We had the good fortune of connecting with Amanda “Mandy” Hughes and we’ve shared our conversation below.
Hi Mandy, what’s something about your industry that outsiders are probably unaware of?
The self-publishing industry is not one that allows a writer to simply write a book and upload it to platforms like Amazon Kindle Direct Publishing (KDP) with the guaranteed result of bestseller status. When considering self-publishing, there are several necessary procedures that are time-consuming and costly. Unlike traditionally published authors, independently published, or self-published “indie” authors, must rely entirely upon themselves and the resources they can curate to assist with these procedures. The process of self-publishing one’s work is long, tedious, expensive, and can often feel unrewarding.
Alright, so let’s move onto what keeps you busy professionally?
The journey from writer to professional author and entrepreneur was not an easy one; it was often disheartening and stifling. Until a couple of years ago, I’d written several books, designing their covers, and self-publishing to Amazon Kindle Direct Publishing (KDP). Without a traditional publishing contract or literary agent to help me, I could only hope the work would somehow land in the hands of readers who might enjoy my stories. Without an understanding of marketing and the significant role the practice plays in the livelihood of an indie writer, my books just sat on the KDP site, buried beneath the millions of other independently published works of writers just like me.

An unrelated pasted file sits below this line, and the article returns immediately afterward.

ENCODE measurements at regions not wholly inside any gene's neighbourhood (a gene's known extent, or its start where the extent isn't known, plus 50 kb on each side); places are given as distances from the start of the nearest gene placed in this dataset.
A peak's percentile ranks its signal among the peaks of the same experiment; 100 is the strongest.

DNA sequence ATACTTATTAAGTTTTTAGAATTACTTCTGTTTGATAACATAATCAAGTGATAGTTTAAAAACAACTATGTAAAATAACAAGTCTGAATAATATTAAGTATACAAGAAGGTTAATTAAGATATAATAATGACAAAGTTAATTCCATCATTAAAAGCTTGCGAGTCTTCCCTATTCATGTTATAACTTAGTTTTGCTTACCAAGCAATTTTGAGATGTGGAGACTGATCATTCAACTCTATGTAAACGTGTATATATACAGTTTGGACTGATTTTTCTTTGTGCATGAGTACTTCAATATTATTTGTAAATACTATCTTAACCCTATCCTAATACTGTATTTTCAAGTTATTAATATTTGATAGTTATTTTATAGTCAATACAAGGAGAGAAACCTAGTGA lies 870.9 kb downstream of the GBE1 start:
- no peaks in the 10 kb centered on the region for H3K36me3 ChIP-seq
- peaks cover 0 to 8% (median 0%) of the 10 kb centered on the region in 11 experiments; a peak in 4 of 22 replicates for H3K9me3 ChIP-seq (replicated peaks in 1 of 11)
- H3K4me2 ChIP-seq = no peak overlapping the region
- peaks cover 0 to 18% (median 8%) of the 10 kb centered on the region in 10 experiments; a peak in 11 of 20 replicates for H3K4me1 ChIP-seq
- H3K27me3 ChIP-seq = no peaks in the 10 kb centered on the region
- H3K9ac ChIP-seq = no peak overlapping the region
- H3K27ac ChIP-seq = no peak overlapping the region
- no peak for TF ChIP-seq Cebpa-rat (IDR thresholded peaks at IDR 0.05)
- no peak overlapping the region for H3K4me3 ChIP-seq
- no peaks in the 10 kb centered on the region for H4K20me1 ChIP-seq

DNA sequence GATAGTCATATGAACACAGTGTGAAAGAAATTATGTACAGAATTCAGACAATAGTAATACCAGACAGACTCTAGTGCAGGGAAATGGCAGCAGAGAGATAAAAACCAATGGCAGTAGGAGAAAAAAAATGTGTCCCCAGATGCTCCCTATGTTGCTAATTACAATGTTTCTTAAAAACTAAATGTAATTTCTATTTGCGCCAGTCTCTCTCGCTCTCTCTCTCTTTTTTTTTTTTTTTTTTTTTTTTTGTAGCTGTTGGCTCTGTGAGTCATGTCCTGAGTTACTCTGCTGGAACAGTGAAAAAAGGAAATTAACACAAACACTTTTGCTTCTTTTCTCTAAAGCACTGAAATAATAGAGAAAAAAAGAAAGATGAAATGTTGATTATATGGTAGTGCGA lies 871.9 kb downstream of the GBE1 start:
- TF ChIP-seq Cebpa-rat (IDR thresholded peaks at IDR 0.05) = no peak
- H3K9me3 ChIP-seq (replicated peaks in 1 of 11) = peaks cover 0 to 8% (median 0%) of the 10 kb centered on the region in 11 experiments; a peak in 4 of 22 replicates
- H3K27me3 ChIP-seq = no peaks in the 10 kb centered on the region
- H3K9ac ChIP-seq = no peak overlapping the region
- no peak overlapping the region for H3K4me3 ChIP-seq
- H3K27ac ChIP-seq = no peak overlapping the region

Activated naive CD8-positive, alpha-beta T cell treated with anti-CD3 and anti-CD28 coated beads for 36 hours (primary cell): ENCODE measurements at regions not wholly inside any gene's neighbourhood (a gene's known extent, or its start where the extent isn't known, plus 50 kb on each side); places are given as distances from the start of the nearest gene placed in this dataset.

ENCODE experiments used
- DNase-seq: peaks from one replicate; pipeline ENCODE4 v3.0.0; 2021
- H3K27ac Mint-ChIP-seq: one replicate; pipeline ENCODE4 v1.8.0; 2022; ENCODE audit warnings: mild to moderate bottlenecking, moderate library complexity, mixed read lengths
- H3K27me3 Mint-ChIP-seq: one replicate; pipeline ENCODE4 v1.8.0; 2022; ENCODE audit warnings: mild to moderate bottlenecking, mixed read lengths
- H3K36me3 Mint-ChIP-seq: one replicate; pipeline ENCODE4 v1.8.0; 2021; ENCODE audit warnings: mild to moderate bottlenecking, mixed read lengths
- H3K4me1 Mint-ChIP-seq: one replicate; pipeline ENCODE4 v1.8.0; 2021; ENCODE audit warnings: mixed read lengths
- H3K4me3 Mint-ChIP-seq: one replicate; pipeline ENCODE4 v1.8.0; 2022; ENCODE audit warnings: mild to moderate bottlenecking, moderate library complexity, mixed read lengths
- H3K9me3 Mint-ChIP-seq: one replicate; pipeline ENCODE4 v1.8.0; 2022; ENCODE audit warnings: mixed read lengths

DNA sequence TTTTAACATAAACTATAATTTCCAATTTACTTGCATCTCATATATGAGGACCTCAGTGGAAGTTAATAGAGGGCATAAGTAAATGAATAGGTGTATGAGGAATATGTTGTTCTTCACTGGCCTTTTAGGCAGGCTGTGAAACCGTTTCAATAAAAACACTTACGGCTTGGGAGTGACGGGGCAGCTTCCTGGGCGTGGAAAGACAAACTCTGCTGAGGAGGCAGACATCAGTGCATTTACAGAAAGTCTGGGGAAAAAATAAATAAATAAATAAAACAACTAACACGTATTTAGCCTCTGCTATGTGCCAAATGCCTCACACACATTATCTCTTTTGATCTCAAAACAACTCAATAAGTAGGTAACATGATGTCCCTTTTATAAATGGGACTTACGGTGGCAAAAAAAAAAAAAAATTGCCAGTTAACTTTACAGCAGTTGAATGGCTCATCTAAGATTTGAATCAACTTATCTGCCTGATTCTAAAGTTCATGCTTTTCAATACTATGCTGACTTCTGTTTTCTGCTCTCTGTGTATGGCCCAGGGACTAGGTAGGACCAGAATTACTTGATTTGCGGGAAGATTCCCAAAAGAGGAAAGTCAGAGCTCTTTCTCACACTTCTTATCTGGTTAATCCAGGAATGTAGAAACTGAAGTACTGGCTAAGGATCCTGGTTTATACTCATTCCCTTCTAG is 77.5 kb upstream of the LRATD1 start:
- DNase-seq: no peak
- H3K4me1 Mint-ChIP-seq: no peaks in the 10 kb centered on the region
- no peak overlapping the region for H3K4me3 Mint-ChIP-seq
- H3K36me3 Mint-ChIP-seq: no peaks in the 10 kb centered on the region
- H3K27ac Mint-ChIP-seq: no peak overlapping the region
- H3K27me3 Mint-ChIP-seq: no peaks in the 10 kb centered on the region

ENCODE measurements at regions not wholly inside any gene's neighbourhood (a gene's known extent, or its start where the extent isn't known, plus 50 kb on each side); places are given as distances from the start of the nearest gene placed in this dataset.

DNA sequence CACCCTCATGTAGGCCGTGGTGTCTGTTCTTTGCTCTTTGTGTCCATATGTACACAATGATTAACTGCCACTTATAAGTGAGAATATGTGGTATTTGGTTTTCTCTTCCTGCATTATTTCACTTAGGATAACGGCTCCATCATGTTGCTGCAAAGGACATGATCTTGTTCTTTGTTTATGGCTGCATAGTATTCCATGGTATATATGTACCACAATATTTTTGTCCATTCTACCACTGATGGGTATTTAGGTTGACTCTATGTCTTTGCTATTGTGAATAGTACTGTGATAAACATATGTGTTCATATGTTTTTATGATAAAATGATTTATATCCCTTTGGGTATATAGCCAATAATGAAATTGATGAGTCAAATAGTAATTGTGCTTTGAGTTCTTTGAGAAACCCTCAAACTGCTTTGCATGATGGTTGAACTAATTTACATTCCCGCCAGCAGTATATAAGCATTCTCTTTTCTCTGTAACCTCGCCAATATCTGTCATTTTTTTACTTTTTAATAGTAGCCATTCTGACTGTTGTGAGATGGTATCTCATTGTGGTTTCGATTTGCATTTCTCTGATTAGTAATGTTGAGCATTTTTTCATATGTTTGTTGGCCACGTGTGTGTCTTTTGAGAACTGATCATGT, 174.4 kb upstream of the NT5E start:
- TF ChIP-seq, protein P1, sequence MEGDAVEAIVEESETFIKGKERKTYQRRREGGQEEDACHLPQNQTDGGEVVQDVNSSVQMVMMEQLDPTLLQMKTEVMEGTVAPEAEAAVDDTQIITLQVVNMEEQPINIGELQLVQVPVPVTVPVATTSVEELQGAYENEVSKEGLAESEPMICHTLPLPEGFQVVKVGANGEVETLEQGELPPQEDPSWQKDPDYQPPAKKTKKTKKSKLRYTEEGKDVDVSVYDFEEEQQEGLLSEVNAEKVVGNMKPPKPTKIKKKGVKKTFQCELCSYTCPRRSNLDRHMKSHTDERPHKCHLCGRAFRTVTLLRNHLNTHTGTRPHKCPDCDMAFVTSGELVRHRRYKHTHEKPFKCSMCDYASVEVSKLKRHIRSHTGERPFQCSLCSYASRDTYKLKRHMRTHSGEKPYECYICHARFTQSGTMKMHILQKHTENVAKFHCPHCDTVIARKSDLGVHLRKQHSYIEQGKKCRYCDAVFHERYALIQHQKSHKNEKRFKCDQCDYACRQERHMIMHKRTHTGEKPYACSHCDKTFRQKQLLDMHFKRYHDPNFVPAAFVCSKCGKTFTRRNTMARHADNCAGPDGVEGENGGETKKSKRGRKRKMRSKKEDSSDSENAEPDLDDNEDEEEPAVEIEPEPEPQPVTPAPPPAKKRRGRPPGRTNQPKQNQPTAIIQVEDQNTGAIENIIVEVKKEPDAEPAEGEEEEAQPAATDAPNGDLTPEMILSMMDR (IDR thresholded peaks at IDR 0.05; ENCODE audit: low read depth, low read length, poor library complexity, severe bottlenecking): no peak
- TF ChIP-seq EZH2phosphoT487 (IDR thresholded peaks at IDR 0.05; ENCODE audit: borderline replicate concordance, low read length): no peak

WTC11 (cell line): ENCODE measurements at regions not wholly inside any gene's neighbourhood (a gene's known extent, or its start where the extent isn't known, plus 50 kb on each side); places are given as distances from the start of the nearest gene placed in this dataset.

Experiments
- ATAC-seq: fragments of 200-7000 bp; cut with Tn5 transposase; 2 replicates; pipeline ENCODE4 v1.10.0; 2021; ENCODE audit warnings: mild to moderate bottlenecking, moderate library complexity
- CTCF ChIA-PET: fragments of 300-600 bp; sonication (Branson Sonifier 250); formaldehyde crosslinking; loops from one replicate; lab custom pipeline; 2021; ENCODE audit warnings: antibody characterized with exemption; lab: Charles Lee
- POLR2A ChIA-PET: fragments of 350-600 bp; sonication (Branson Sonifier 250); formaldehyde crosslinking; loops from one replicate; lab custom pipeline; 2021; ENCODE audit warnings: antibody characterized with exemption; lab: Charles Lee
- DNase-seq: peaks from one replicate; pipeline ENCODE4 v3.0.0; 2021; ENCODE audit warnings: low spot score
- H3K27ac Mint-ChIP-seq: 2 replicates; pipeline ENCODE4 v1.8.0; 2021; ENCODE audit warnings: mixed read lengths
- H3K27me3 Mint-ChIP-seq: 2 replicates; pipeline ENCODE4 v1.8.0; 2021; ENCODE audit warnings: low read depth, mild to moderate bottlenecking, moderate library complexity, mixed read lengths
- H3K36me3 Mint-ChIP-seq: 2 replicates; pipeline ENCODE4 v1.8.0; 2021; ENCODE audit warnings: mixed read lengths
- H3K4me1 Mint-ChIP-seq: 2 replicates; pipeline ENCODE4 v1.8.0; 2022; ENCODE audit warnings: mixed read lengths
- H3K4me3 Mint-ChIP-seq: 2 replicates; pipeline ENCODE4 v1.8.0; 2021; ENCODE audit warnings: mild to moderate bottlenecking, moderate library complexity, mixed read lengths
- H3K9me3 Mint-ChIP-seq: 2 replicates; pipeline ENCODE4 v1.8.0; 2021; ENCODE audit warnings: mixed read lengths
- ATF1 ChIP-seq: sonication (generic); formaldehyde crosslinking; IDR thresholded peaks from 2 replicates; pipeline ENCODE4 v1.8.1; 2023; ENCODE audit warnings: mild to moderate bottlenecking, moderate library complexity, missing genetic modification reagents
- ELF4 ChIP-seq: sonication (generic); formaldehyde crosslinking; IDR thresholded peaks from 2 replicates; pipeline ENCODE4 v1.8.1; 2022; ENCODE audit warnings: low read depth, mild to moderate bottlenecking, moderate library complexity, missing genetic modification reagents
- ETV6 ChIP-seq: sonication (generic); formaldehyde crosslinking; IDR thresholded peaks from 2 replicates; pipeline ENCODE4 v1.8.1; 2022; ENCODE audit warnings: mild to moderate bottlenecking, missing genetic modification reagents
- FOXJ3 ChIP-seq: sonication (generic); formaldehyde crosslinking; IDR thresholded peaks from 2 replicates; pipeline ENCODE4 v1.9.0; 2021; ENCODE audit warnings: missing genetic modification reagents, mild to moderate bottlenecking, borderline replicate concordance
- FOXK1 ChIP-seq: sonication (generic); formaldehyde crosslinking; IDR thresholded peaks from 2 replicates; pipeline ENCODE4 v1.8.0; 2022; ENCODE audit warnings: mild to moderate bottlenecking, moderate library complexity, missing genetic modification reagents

This dead-end practice of writing and publishing a book only to watch it and my motivation fizzle to a miserable death eventually changed. One day, I had an epiphany.
For many months, my muggle job’s lunchtime routine consisted of going down to the building’s first floor gym, getting on the treadmill, and watching episodes of “The Office.” One afternoon in late 2019, I couldn’t focus on Michael Scott and his antics, my mind consumed with the books I’d written and how nothing had come of all the many hours spent creating them.